*            *            *

Some cheered him home, but not as crowds cheer Goal.Only a solemn man who brought him fruitsThanked him; and then inquired about his soul.

                       *            *            *

Now, he will spend a few sick years in institutes,And do what things the rules consider wise,And take whatever pity they may dole.To-night he noticed how the women's eyesPassed from him to the strong men that were whole.How cold and late it is! Why don't they comeAnd put him into bed? Why don't they come?

slide26

Cultural ramifications, evidenced in art and literature

  • Wholesale cynicism of and disillusionment in “structures” of society: esp. gender, religion, government, class, art, even language and the body
    • (likewise a tightening of moral control, paves the way for fascisim)
slide28

TRENCH POETS

  • I knew a man, he was my chum,but he grew blacker every day,and would not brush the flies away,nor blanch however fierce the humof passing shells; I used to read,to rouse him, random things from Donne--
  • Like "Get with child a mandrake-root."But you can tell he was far gone,For he lay gaping, mackerel-eyed,and stiff, and senseless as a postEven when that old poet cried"I long to talk with some old lover's ghost.”
  • I tried the Elegies one day,but he, because he heard me say:"What needst thou have more covering than a man?"Grinned nastily, and so I knewThe worms had got his brains at last.There was one thing that I might doto starve the worms; I racked my headfor healthy things and quoted Maud.His grin got worse and I could seeHe sneered at passion's purity.He stank so badly, though we were great chumsI had to leave him; then rats ate his thumbs.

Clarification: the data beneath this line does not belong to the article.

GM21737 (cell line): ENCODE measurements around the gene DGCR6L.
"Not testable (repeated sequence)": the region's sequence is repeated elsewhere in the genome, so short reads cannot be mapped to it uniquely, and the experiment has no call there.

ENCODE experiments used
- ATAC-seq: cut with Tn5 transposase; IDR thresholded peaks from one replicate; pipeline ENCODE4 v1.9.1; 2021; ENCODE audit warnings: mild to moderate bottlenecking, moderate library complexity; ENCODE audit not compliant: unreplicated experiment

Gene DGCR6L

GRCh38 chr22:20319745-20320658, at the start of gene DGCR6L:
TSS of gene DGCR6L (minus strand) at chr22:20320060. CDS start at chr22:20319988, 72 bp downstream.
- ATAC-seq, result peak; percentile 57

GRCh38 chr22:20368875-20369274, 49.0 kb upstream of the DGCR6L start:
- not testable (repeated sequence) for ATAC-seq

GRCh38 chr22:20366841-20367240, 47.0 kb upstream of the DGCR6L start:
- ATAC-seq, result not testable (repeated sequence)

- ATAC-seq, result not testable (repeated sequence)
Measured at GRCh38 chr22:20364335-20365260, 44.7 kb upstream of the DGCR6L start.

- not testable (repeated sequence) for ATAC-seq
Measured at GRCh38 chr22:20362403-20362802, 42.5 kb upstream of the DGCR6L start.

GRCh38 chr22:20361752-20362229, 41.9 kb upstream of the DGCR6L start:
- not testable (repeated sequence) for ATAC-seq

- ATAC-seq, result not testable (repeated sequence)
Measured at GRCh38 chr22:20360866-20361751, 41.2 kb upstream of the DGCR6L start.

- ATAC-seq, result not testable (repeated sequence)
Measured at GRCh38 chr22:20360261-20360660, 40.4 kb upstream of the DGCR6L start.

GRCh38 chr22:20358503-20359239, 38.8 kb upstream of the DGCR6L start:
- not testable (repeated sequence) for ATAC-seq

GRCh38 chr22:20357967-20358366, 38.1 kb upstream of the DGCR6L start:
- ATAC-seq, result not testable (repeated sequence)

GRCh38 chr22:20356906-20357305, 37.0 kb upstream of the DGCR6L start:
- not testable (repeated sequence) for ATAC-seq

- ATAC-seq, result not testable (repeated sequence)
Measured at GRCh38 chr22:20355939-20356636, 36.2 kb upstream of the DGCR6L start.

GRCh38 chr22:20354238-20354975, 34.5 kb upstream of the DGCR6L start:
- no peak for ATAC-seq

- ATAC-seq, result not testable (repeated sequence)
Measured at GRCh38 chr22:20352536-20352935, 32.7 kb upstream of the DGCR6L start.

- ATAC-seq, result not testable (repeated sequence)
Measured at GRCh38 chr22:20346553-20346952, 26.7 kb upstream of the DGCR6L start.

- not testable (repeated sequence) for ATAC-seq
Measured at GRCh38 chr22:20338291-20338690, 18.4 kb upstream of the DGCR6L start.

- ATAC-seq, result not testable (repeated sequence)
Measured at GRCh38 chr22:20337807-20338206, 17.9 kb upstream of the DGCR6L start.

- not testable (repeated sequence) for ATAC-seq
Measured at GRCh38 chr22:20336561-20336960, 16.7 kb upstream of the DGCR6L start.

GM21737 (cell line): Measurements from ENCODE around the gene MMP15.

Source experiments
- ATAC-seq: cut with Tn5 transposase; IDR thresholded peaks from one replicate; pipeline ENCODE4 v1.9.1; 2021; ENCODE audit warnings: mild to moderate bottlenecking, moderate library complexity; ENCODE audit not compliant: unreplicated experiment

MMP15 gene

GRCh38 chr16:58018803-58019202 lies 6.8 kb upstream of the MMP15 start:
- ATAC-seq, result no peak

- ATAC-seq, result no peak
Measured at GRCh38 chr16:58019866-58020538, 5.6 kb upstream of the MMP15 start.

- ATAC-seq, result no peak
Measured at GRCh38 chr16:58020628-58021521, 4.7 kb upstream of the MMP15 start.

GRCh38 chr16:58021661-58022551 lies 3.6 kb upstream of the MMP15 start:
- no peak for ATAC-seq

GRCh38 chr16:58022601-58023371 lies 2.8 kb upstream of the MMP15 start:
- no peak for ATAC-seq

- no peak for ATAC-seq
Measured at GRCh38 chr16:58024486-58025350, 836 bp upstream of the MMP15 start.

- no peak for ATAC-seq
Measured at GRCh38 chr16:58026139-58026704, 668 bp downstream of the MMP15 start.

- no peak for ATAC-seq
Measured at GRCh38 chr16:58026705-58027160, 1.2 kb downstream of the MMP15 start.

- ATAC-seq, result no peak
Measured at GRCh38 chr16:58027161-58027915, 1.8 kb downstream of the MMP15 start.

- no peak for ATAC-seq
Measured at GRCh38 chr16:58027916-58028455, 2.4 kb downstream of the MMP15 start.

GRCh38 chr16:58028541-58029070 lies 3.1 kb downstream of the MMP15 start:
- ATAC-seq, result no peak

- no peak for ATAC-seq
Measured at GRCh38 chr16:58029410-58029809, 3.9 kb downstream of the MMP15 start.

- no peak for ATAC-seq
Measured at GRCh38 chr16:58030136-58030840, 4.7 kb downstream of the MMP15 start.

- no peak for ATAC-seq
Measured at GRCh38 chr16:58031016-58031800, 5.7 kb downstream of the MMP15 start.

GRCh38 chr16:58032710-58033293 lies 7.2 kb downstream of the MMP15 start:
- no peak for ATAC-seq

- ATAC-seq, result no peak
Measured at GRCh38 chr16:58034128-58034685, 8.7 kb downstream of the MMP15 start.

• By: EdgellRickword
slide29

Cultural ramifications

  • Wholesale cynicism of and disillusionment in “structures” of society: esp. gender, religion, government, class, art, even language and the body
    • (likewise a tightening of moral control, paves the way for fascisim)
  • Heightened sense of the absurd and irony
  • Distrust/questioning of simple binaries (us v. them, battle front vs. home front, etc)
  • Romanticizing of youth, boyhood, innocence (often in homoerotic imagery)
  • Sense of dehumanization at the hands of modernity
  • Trauma of masculinity (compare with hysteria to put plight of women into perspective)
slide30

Cultural ramifications

  • Wholesale cynicism of and disillusionment in “structures” of society: esp. gender, religion, government, class, art, even language and the body
    • (likewise a tightening of moral control, paves the way for fascisim)
  • Heightened sense of the absurd and irony
  • Distrust/questioning of simple binaries (us v. them, battle front vs. home front, etc)
  • Romanticizing of youth, boyhood, innocence (often in homoerotic imagery)
  • Sense of dehumanization at the hands of modernity
  • Trauma of masculinity (compare with hysteria to put plight of women into perspective)
slide31

DulceEt Decorum Est: (It is sweet and decorous to die for one’s country}

  • Bent double, like old beggars under sacks,Knock-kneed, coughing like hags, we cursed through sludge,Till on the haunting flares we turned our backsAnd towards our distant rest began to trudge.Men marched asleep. Many had lost their bootsBut limped on, blood-shod. All went lame; all blind;Drunk with fatigue; deaf even to the hootsOf disappointed shells that dropped behind.GAS! Gas! Quick, boys!-- An ecstasy of fumbling,Fitting the clumsy helmets just in time;But someone still was yelling out and stumblingAnd floundering like a man in fire or lime.--Dim, through the misty panes and thick green lightAs under a green sea, I saw him drowning.In all my dreams, before my helpless sight,He plunges at me, guttering, choking, drowning.If in some smothering dreams you too could paceBehind the wagon that we flung him in,And watch the white eyes writhing in his face,His hanging face, like a devil's sick of sin;If you could hear, at every jolt, the bloodCome gargling from the froth-corrupted lungs,Obscene as cancer, bitter as the cudOf vile, incurable sores on innocent tongues,--My friend, you would not tell with such high zestTo children ardent for some desperate glory,The old Lie: Dulce et decorum estPro patria mori.